Michelle Bovalino thumbs through dresses in the Brass Plum department at Nordstrom. Slinky lime knits, stunning black silks, a flighty voile in pink flowers, a glittering white number. But to Bovalino's mind, nothing.
The senior prom is nearly upon her, and all around, girls are buying. Her friends at Fayetteville-Manlius High School outside Syracuse, N.Y., have already chosen their dresses, but they hang onto the receipts, waiting for that other essential element: dates.
At least Bovalino has her man -- had her choice of them, actually. That's more important than what you wear, she says. "You have to spend the whole night with the person."
Her mom laughs.
She knows that when the guy is long gone, the memory of that night, that passage, can be conjured in the touch of silk and taffeta, hanging 22 years now in the closet.
"I remember the senior prom like yesterday," Donna Bovalino says. When she left for college, she packed up all her high school stuff, her dolls and clothes -- and got rid of them.
Except for the dress. "I just couldn't part with it."
The creamy background of my own prom dress is burnt with age, but the blue and green rayon birds and flowers are as fresh as they were 23 years ago.
The fabric, selected by my sister, suited the line of the dress; it felt like silk but held its bounce. The bodice was open in the back; boning on each side kept it in place. The front was gathered by a matching drawstring that tied into a bow at the nape of the neck.
At maximum dance speed, the full skirt turned into a Hula-Hoop. Standing still, it could be stretched side to side into a 180-degree arch. Dancing, I picked up the dress hem in one hand, and it fluttered like a matador's cape.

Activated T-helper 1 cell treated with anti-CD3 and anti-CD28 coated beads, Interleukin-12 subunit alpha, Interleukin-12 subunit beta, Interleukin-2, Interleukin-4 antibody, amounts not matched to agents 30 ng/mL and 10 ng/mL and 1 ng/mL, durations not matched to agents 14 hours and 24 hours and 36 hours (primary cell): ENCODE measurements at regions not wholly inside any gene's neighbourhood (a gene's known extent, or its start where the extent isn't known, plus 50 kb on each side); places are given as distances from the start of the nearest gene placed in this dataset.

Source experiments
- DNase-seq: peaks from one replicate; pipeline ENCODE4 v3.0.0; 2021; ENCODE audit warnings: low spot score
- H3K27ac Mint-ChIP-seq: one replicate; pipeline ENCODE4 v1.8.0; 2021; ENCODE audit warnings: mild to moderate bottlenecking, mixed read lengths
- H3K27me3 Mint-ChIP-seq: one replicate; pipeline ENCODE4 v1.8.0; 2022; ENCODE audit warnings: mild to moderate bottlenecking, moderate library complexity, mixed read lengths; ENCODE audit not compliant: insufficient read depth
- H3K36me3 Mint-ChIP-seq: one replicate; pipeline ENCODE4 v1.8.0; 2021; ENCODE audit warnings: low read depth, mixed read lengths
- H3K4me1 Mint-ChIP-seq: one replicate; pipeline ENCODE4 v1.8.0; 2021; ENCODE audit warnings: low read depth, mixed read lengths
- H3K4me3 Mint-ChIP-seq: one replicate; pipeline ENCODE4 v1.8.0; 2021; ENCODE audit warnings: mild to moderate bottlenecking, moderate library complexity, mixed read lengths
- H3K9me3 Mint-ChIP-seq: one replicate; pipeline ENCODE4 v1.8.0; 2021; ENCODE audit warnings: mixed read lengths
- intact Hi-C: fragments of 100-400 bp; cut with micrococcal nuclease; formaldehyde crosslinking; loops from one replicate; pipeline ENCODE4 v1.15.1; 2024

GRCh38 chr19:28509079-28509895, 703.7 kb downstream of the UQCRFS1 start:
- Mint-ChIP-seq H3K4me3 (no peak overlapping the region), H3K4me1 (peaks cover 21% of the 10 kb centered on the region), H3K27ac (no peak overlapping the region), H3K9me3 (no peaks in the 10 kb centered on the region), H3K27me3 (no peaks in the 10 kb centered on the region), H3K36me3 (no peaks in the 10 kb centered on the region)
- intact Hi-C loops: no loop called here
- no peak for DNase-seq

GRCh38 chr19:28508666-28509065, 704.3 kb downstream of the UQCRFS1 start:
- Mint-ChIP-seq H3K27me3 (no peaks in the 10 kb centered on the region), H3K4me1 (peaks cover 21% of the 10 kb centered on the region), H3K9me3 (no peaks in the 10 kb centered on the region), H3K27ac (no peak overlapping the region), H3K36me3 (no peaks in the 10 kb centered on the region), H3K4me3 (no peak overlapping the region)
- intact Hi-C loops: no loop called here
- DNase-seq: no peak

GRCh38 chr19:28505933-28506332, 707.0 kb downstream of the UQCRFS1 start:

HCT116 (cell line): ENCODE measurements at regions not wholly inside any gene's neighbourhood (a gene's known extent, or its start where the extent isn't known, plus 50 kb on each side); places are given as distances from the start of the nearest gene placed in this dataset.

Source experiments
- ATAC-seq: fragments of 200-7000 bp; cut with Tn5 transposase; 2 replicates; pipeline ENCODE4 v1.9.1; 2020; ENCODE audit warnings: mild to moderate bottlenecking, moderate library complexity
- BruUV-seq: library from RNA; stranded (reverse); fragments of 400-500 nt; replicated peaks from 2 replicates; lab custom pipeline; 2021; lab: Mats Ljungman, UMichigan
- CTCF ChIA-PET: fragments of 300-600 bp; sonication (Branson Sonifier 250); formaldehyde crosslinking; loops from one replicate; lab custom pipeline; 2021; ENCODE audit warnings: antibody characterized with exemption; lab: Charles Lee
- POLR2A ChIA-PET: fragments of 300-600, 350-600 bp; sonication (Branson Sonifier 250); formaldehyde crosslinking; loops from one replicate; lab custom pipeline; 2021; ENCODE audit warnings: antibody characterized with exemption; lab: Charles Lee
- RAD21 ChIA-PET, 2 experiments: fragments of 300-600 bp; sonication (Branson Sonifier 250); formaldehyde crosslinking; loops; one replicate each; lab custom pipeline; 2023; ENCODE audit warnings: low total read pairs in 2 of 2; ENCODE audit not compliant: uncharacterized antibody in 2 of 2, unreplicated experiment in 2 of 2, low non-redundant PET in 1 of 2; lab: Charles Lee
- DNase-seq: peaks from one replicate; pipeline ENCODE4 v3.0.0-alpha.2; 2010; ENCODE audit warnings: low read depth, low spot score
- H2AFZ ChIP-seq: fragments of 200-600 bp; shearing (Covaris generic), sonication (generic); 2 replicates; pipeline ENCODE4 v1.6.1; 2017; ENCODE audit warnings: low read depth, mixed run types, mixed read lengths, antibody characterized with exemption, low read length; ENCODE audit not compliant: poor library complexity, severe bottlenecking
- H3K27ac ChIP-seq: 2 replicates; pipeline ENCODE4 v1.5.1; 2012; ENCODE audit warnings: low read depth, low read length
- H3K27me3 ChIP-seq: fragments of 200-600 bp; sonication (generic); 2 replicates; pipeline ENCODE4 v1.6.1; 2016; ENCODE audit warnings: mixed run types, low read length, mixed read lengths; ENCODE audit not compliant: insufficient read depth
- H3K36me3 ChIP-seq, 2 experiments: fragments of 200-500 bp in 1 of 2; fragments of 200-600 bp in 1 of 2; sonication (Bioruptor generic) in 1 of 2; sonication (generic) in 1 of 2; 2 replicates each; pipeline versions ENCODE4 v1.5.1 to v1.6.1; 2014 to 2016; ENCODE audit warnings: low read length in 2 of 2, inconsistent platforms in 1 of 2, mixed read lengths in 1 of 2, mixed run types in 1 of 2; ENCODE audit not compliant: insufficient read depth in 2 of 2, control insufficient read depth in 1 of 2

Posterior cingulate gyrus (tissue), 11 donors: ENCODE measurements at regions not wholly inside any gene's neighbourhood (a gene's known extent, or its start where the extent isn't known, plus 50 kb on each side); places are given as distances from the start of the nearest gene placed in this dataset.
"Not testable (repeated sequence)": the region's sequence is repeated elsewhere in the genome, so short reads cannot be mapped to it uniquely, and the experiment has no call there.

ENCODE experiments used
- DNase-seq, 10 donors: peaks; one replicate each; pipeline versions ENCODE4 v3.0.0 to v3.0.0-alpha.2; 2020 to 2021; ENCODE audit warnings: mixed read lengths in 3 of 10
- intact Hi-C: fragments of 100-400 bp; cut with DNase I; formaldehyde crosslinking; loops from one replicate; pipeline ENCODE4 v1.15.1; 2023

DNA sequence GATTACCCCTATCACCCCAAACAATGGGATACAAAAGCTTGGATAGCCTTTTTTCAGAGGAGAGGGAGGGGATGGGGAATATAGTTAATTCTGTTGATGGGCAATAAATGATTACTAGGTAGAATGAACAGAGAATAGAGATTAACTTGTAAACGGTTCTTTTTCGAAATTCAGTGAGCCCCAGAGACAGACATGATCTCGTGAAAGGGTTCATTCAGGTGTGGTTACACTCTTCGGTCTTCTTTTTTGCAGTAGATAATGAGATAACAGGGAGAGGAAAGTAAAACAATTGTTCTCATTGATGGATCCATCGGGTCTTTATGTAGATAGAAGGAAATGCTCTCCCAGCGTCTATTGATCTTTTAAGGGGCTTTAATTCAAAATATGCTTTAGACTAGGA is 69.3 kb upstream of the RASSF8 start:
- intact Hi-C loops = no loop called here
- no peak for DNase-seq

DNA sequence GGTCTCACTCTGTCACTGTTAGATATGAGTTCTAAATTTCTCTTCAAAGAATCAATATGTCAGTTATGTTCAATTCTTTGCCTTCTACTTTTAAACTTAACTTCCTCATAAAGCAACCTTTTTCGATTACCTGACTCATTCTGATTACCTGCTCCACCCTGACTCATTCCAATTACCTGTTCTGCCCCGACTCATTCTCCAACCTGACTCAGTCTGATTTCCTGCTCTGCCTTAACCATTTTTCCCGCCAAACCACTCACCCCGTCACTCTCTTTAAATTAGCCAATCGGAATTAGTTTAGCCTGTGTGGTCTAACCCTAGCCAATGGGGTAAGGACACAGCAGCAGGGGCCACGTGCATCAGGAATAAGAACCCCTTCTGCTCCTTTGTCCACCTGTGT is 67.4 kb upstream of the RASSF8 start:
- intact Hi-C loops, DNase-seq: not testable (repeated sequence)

Senior prom was the pinnacle of life in a high school run by a Benedictine nunnery. It was our chance to demonstrate our impending womanhood, our suavity, a coming-out for convent girls who handed down from class to class the secret refrain to Elgar's Pomp and Circumstance:
"I wanna get maar-reedd.
I don't wan-na be a nun. Boom. Boom."
Getting there was everything.
There were six of us who hung out together. We discussed what to wear, how to look and who to ask -- and we did it at bus stops, basketball games, the coffee counter at Dunkin' Donuts and on the Staten Island ferry. In the group were Eva, Jean, Angela and Rosemary, who we called Roe.
I remember waiting downstairs at Eva's house while she dialed a fellow named Eugene, of whom she was obsessively fond, from a phone in the hallway to ask him to the prom. I barely had time to settle into the divan when a horrific wail followed by loud sobbing and running feet filled the upstairs. Her bedroom door slammed. I dashed up to find her buried on the bed.
"He said no."
How could he! To Eva, the most generous among us! The girl who cheered the loudest at pep rallies? Gave the best parties? Volunteered her father to walk me down the aisle when the time came, because my own father had died? Who would never say no.
A pall settled over the group until we found a date for Eva, and she agreed to go.
Angela, sweet but chic, asked a nice but unhip guy who looked 50. I invited a handsome blond who I'd met the previous summer at a writing camp. His letters were poetic, but in person he was hard to follow. "What?" I asked every time he said something. My sisters named him Mumbles.
Everything had to be perfect, from the engraving on keepsake champagne flutes to the color of our skin -- healthy tan. We scheduled a day during senior week to lie on the beach. In sand chairs we played hearts, howled at each other's one-liners and tried to explain to a puzzled Roe why anyone would elect her Most Naive of the senior class.
It was cold -- a finicky May -- but we pulled the blankets taut, and moved our sand chairs and reflectors with the sun.
It would be in vain.
By prom night, our faces were in full peel.
This spectacle vied for attention with the scandal that greeted us as we drove up the circular drive to the Motherhouse for punch and cookies. A long tradition, the reception allowed the nuns to check out our dates and dresses and the juniors to spike the punch.
"Guess what?" one of the juniors shouted. "Mr. Zimmer is here with Chris Z. ...!"
Mr. Zimmer was the chemistry teacher.
Chris was a student, obviously wiser than the rest of us.
Oddly, the nuns took it in stride. Did he give warning? His notice? Did they ask him to ask her?
Long into the night we danced in a palace festooned in tiny white lights, tall columns and mirrors. "Evil Ways." Santana. The Who. Uriah Heep. The Skate.
Who could eat, after filling up on all that punch? In vain, it was; the nuns couldn't be distracted long enough for anyone to slip in the vodka.